The Last Summer Of Rauch At OSF
In this my second and final piece on Bill Rauch, I want to concentrate on his legacy. As he prepares to leave OSF, two of the initiatives begun during his time here look to be assured of a future.
The American Revolutions cycle, launched in 2008 under the direction of Alison Carey is expected to last at least until the mid-2020s, with a number of commissions for the series already in the pipeline. This remarkable cycle has made full use of the potential afforded by the size of the OSF acting company (the largest in the country), to tell stories, sometimes on a large canvas, which explore the nature of American identity. Of the 32 American Revolutions developed plays to date, eight have already been produced at OSF, with a ninth and tenth, Between Two Knees and Indecent, to be staged here in 2019. OSF’s website says of this series “American Revolutions works to establish a shared understanding of our nation’s past while illuminating the best paths for our nation’s future”—a similar claim could be made for Shakespeare’s own history plays, which is not surprising since this cycle was to no little extent inspired by his.
One distinctive feature of the cycle has been the collaboration between OSF and other theatre companies across the nation and internationally: Indecent, for example, was co-commissioned with Yale Repertory Theatre, and has already been seen on Broadway before it arrives in Ashland. Another play in the cycle, Sweat, has been very well-received in London. Some members of the audience may have assumed that all new American drama staged at OSF in recent seasons has been part of the American Revolutions cycle and so, for clarity, I am adding a sidebar to identify the constituent plays.
A second initiative, the Canon in a Decade project, has five more seasons to run. Productions of popular plays like King Lear and Richard III are still to come, but so are more challenging productions such as The Merchant of Venice, Titus Andronicus and King John. If I was a gambling man, I’d put money on an outdoor production of The Tempest to close the project and the 2024 season!
One initiative which began under Bill Rauch has come out from under the wings of OSF. Play on! whose work has been sponsored by the Hitz Foundation is now established as an independent company, under the leadership of the indefatigable Lue Douthit. It will shortly celebrate a milestone: readings of shortened versions of all its 39 translations of Shakespeare will be produced in New York later this spring. A company of actors and directors will stage these texts at the Classic Stage Company in New York City from May 29 to the end of June in an order which approximates to the order of composition of Shakespeare’s originals.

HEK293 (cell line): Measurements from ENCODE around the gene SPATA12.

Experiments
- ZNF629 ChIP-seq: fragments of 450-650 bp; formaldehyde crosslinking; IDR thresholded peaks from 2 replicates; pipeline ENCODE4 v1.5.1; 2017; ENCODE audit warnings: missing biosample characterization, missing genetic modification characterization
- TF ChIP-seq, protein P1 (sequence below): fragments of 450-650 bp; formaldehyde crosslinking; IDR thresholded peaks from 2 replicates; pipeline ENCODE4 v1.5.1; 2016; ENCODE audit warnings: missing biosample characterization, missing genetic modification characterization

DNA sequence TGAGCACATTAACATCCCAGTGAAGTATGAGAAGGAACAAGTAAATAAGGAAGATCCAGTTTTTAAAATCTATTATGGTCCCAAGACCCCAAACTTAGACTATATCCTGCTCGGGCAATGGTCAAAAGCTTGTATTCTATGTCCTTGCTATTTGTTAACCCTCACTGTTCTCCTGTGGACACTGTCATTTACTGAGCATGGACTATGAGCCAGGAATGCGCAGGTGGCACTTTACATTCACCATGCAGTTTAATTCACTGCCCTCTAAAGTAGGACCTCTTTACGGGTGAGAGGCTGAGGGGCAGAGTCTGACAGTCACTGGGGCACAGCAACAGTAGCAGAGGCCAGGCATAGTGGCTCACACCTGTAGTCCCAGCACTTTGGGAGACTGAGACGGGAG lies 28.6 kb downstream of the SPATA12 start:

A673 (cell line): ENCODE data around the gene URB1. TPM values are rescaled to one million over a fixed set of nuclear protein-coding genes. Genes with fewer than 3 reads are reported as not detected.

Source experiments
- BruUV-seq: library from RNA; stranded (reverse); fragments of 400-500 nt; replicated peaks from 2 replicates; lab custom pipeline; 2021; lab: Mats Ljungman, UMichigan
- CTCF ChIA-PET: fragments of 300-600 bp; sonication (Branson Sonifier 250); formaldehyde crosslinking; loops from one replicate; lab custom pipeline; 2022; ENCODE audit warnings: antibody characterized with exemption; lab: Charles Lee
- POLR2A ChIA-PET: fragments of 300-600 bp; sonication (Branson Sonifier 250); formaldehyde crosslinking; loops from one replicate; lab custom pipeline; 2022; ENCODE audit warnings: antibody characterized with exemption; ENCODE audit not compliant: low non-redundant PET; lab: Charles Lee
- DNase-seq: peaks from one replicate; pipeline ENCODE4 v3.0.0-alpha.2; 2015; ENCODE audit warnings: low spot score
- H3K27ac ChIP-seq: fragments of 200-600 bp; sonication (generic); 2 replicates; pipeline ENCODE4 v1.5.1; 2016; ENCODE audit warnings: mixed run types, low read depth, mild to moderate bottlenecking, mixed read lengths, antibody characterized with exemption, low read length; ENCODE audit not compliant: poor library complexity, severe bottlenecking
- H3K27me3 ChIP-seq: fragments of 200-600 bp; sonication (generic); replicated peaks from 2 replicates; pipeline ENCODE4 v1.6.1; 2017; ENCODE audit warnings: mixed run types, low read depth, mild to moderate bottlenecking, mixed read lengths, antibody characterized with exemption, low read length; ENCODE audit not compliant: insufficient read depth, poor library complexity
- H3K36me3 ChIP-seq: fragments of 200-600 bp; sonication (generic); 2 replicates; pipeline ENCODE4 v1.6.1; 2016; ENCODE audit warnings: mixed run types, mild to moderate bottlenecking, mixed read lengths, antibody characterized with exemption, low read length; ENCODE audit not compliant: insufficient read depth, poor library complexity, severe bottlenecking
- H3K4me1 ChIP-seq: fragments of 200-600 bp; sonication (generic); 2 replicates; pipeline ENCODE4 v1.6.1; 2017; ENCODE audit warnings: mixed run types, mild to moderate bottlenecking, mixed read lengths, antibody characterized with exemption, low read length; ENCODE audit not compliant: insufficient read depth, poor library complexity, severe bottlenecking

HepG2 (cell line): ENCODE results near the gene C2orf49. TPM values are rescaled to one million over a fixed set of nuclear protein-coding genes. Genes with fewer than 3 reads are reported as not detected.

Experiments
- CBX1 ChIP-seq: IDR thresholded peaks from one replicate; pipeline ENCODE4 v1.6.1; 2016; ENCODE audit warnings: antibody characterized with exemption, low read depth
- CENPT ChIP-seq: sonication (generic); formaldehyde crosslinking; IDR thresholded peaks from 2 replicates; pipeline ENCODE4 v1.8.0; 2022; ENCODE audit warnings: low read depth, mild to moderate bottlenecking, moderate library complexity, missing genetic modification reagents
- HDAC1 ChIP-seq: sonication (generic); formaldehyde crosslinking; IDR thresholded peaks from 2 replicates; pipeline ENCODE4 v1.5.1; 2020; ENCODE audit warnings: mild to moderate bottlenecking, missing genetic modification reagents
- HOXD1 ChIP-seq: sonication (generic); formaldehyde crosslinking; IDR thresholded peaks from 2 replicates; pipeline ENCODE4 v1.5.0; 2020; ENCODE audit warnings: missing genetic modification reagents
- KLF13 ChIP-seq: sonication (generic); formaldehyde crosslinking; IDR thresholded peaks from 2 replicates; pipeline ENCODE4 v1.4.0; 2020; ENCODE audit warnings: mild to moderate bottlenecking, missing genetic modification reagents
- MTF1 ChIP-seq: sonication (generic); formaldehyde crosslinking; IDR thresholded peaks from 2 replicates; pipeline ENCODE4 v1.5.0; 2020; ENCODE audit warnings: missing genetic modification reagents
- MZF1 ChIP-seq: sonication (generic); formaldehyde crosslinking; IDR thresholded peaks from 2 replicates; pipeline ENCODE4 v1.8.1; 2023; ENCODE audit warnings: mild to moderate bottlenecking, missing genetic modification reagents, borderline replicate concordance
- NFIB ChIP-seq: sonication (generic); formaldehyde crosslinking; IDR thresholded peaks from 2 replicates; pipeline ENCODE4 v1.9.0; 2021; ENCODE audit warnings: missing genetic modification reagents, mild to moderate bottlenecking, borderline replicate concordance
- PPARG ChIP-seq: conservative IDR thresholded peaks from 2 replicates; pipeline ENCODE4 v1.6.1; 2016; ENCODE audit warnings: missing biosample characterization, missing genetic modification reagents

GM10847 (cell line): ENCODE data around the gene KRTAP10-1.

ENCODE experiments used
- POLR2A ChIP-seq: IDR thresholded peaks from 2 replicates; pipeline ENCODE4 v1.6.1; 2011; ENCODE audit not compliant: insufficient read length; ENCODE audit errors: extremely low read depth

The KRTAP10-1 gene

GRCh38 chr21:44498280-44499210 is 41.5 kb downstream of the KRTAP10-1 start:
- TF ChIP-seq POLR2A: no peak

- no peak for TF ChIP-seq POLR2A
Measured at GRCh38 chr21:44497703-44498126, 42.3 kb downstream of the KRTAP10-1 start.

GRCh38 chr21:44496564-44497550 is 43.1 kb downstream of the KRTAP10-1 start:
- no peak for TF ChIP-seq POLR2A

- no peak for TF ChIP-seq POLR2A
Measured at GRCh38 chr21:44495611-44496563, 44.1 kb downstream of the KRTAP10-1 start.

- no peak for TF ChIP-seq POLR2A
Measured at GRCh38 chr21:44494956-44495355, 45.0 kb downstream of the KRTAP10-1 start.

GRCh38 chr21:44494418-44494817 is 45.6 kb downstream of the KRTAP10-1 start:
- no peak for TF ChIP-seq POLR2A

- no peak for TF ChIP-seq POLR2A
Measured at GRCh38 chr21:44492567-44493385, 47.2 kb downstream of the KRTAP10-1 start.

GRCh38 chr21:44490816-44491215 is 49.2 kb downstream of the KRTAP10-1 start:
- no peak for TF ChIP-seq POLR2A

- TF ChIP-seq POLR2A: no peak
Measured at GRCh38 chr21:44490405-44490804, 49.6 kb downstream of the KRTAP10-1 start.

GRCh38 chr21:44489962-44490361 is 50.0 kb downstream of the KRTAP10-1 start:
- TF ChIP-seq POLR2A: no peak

Just as the commissioning of the American Revolutions cycle embraced the idea of a diversity of writers, so too has Play on! Whatever your view on the identity of the person who wrote Shakespeare’s plays and poems (and I have never been employed to impersonate the Earl of Oxford!), it is certain that the Play on! translators are not all white males, any more than the writers of the American Revolutions plays have been. Play on! has also mirrored the practice of American Revolutions in collaborating with other Shakespeare companies. Some of the translations have been staged in Alabama, in Florida and as far away as Prague.
After June, the life of Play on! will develop in new directions: translations have already been used by theatre companies, in whole or part, to help in their productions of Shakespeare ‘s original plays, and by schools for intensive Shakespeare workshops. This latter activity continues the long-standing OSF commitment to outreach and to education, and may well play a part in introducing a new audience to OSF.
The publication of Play on! translations in print and via audio-books looks to be a distinct possibility, as well as the extension of translations into sign-language, and perhaps even productions with regional accents. There has been some opposition to the project from those who would wish to preserve the “purity” of Shakespeare’s original language: I am sorry to say that I question the motivation of some of these objectors—they are like those who want their operas only in the original Italian or German, so they can exclude the masses and have high culture solely for themselves.
When the new OSF artistic director takes up the reins this summer, it will be interesting to see if they decide to replicate the New York Play on! Festival here in Ashland at some future date. In any event, it seems extremely likely that speeches from these translations will be used as audition-pieces in the coming years. Having said that, it was never the intention that these translations would become permanent features of the repertoire. They represent a snapshot of what Shakespeare sounds like in the English of early twenty-first century America and they will need to be replaced and updated in years to come—just as the plays of Ibsen are currently translated into contemporary Norwegian.
If just one actor, audience member or student finds that, as a result of the Play on! project, they have an epiphany about the meaning of a single line of Shakespeare, then the entire project will have been vindicated, and the faith of the Hitz brothers and the work of Lue Douthit rightly rewarded.
Geoff Ridden has taught in universities in Africa, Europe and North America. Since moving to Ashland in 2008, he has become a familiar figure on radio, in the theatre, in the lecture hall and on the concert stage. He is artistic director of the Classic Readings Theatre Company and has a particular interest in adaptations of the plays of Shakespeare. Email firstname.lastname@example.org